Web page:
Heart rate is displayed as a percentage of your estimated heart rate max based on age, and calories burned is provided as an estimate based on biometrics.

At the beginning of class, the trainer tells you how many minutes you should accumulate working in the target heart rate zone, and those minutes are displayed on the monitor as points. This type of monitoring system takes the guesswork out of intensity and makes it easy for participants to go at their own pace without feeling pressured to do something that's beyond their personal fitness level.

Continuous Interval Training

The workout itself was separated into two segments: treadmill training and rowing/strength work.

Half the class started on the treadmills and were talked through a series of intervals based on Orangetheory's own rating of perceived exertion scale. The other half of the class started on the rowing machines to warm up, then headed to the strength training area to do a series of exercises.

Each strength training station included a step, a TRX suspension trainer, a medicine ball, a BOSU Balance Trainer, dumbbells of varying weights, and various strength training tools. Exercises were explained and demonstrated by the trainer, and were also displayed on a large monitor. Each person rotated through the exercises at his or her own station at his or her own pace.

The day I attended, we performed a series of six or eight exercises, then went back to the rowing machines, did a 700 meter row, then returned again to the strength training stations to do another round of exercises.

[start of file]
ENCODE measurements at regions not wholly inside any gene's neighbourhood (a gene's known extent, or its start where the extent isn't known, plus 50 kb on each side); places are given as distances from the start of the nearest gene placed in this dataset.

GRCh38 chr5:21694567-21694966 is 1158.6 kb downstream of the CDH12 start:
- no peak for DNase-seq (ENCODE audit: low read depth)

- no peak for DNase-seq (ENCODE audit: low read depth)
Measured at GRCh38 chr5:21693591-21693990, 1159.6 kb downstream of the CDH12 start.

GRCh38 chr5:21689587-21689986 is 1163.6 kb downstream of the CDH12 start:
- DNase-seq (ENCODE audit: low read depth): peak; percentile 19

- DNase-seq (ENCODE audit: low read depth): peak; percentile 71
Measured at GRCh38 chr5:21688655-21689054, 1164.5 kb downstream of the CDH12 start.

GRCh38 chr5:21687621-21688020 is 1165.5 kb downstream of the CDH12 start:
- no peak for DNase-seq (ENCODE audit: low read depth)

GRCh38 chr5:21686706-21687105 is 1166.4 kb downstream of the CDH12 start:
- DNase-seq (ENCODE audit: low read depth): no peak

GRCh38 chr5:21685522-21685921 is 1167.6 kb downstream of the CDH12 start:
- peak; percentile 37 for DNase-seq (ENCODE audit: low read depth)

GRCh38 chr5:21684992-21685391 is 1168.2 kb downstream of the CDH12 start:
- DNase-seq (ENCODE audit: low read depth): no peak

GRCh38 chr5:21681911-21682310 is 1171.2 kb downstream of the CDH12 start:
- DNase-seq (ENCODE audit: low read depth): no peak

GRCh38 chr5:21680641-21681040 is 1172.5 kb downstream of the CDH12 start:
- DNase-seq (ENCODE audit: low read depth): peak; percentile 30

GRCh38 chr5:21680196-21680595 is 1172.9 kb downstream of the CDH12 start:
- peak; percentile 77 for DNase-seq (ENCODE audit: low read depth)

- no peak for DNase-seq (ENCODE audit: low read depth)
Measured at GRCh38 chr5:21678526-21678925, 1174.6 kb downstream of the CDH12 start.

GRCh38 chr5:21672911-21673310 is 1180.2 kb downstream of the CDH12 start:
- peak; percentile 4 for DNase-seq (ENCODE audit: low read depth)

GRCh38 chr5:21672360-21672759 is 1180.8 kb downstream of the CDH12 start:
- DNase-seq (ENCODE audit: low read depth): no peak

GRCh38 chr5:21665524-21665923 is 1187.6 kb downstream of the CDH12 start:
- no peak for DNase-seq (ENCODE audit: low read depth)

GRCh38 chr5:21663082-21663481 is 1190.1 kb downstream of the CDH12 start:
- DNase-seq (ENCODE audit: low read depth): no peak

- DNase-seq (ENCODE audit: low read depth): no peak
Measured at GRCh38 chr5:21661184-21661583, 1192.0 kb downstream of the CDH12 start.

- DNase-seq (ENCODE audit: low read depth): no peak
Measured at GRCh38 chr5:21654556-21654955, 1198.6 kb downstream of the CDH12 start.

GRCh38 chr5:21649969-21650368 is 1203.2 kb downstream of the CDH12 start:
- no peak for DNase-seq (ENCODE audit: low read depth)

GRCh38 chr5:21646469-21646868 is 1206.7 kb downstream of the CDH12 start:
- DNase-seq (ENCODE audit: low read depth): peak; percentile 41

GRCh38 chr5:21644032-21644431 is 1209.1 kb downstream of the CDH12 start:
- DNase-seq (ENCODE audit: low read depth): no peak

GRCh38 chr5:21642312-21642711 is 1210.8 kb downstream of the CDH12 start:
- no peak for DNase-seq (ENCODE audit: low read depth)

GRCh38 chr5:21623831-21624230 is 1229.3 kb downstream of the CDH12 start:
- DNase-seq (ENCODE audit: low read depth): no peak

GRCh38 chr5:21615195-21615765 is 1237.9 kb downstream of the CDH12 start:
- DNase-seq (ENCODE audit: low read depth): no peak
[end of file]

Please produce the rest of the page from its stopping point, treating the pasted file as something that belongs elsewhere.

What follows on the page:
After 30 minutes, no matter where we were in our workout, the treadmill group switched to the rowing/strength training stations, and the rowing group switched to the treadmills.

This type of continuous interval training for a solid 60 minutes is certainly challenging. As such, it comes as no surprise that such a program, if followed consistently, could garner some pretty significant physical benefits.

The Total Package

After attending a class, I can see why Orangetheory Fitness has become so popular. There's nothing groundbreaking about the workout itself—it's treadmills, rowing machines and strength training, all of which you can find at gyms across the country.

What sets OTF apart is the structure, training, camaraderie, and technology. Anyone can walk into an Orangetheory Fitness and feel: a) welcome, b) confident, and c) encouraged. That's a rare combination for most gyms and studios.

Because trainers are actively involved in each class, beginners have someone to ask questions of and follow along with. At the same time, the technology and TV monitor readouts provide real-time feedback that boosts self-efficacy and confidence. And because most people tend to attend classes at the same time each week, friendships are formed and trainers learn participants' names.

The business model is sound, and its one that gets results.